The company announced the discontinuation of the Itanium family in January 2019, marking July 29, 2021 as the last date for the final batch of Itanium shipments.
While many vendors shipped servers with the Itanium chips, Hewlett-Packard Enterprise (HPE) was the primary driver for the platform. Itanium-based systems were aggressively marketed by HPE, which even developed an operating system to power the servers. However, as Intel’s last Itanium customer, HPE too stopped placing orders at the end of last year.
The last of the Itaniums were the Itanium 9700-series (codenamed Kittson) processors that were discontinued in 2019.
Going out with a whimper
According to Tom’s Hardware, based on the IA-64 Instruction Set Architecture (ISA), Itanium processors promised more efficiency because they lacked the baggage of legacy software support in traditional x86 processors.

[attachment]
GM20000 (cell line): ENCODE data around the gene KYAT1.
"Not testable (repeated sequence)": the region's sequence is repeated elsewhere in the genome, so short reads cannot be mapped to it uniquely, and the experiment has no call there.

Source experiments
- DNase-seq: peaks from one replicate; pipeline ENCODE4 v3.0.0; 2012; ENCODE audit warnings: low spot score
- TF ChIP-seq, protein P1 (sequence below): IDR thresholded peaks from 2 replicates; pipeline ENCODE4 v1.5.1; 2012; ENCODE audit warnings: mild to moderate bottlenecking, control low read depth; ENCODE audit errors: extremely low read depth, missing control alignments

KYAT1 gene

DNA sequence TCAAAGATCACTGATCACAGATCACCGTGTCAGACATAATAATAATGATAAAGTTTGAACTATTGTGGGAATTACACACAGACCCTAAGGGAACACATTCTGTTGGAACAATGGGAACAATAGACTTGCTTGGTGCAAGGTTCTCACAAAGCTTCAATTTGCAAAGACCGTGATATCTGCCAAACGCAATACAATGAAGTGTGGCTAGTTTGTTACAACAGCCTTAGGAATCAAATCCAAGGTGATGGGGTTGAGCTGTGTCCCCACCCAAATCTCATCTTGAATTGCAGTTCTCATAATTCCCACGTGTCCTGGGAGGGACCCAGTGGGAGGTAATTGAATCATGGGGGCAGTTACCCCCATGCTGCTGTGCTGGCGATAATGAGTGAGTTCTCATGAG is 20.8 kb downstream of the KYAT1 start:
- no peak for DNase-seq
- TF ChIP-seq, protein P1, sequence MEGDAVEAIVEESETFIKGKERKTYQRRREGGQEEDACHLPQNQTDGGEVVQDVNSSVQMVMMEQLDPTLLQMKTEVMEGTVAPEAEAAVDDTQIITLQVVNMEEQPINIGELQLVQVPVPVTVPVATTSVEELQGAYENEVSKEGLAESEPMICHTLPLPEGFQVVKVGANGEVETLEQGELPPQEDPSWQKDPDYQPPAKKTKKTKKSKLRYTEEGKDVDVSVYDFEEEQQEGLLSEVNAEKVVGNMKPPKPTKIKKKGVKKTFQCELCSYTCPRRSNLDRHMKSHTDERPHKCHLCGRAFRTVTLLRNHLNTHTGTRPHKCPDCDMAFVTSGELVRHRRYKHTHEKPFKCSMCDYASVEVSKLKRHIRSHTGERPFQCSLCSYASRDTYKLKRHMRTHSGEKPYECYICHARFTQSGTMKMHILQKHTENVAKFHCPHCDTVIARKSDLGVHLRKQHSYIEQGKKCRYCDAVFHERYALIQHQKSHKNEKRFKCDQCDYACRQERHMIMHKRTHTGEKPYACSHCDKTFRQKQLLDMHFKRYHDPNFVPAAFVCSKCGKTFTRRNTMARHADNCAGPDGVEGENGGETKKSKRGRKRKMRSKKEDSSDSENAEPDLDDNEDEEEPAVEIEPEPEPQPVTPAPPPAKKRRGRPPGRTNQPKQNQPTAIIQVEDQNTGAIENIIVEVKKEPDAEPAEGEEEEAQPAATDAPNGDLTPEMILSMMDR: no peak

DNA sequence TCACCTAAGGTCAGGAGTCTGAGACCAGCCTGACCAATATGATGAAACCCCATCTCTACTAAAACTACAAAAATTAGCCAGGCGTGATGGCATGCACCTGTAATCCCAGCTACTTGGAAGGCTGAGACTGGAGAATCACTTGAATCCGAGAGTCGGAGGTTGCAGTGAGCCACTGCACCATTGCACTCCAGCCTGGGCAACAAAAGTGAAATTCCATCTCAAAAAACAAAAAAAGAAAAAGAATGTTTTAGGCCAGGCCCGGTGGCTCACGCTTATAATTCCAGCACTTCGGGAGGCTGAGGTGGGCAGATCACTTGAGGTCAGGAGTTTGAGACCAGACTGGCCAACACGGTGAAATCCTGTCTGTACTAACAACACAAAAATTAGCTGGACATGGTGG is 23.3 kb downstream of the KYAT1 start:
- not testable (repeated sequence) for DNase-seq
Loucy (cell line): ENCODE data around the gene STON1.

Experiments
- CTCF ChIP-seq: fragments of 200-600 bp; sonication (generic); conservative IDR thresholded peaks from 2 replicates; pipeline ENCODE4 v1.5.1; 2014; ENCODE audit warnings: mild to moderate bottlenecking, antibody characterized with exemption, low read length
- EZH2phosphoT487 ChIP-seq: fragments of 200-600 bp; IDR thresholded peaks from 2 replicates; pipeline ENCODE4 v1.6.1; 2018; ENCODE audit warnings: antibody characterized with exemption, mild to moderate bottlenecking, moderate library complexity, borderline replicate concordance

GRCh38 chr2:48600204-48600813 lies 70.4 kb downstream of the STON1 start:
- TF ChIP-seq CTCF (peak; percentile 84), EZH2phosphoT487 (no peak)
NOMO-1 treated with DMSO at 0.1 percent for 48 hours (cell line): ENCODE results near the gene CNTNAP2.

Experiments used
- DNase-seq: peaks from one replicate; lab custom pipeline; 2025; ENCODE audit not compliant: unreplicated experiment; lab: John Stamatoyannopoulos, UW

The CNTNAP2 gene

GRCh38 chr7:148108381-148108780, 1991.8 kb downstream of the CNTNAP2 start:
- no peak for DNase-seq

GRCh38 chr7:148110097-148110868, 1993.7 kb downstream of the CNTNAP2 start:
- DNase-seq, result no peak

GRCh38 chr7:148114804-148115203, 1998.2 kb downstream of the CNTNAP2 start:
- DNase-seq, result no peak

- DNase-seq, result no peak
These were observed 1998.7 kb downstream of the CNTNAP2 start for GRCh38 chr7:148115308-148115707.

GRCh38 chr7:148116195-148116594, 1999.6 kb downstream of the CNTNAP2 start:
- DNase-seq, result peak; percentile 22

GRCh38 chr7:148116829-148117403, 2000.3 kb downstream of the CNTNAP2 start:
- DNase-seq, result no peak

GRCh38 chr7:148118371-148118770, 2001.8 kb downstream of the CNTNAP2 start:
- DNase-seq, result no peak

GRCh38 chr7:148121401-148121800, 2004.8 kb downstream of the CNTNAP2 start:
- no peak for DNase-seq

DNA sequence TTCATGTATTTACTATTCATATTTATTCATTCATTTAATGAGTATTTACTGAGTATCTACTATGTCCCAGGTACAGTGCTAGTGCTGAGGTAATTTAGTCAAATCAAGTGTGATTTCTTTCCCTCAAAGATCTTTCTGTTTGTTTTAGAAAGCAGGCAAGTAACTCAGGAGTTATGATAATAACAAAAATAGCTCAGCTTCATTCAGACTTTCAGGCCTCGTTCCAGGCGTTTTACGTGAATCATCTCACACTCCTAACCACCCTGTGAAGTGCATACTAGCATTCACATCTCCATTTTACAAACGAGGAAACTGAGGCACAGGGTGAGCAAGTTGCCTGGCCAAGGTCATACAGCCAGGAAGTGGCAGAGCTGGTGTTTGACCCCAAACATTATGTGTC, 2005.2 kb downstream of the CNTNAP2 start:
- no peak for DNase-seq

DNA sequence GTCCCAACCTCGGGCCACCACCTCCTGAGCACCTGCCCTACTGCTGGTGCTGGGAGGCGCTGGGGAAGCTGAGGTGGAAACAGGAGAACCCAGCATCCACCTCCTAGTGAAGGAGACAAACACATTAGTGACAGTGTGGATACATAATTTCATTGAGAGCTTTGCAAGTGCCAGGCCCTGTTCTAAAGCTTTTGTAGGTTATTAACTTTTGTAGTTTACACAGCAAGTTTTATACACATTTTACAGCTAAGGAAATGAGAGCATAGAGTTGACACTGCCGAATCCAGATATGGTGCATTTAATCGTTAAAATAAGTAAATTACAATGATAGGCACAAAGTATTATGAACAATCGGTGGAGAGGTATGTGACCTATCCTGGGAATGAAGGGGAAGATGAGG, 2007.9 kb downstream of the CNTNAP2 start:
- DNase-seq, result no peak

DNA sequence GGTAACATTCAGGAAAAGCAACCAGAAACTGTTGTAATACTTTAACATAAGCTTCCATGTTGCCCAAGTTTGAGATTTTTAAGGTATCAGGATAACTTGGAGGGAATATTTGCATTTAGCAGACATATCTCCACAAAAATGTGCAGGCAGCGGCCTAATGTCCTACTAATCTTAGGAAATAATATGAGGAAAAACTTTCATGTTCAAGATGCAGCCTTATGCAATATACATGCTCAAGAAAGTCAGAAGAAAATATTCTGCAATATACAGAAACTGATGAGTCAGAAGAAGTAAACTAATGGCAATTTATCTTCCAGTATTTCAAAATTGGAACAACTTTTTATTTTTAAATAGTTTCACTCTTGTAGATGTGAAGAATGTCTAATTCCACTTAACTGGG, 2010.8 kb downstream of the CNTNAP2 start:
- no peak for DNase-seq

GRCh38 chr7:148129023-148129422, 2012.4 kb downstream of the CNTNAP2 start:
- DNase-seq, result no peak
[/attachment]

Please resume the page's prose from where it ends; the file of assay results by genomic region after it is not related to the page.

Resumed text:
The Itanium architecture called for a software compiler to calculate in advance which instructions can be executed in parallel, to prevent the processor from wasting instruction cycles.
And that’s where things went south, as the processor was notoriously difficult to write a good compiler for, and failed to build a developer ecosystem around it leading to its eventual demise.
“HPE no longer accepts orders for new Itanium hardware, and Intel stopped accepting orders a year ago. While Intel is still officially shipping chips until July 29, 2021, it’s unlikely that any such orders actually exist,” wrote Linus Torvalds, principal developer of the Linux kernel, as he orphaned the Itanium code in the kernel.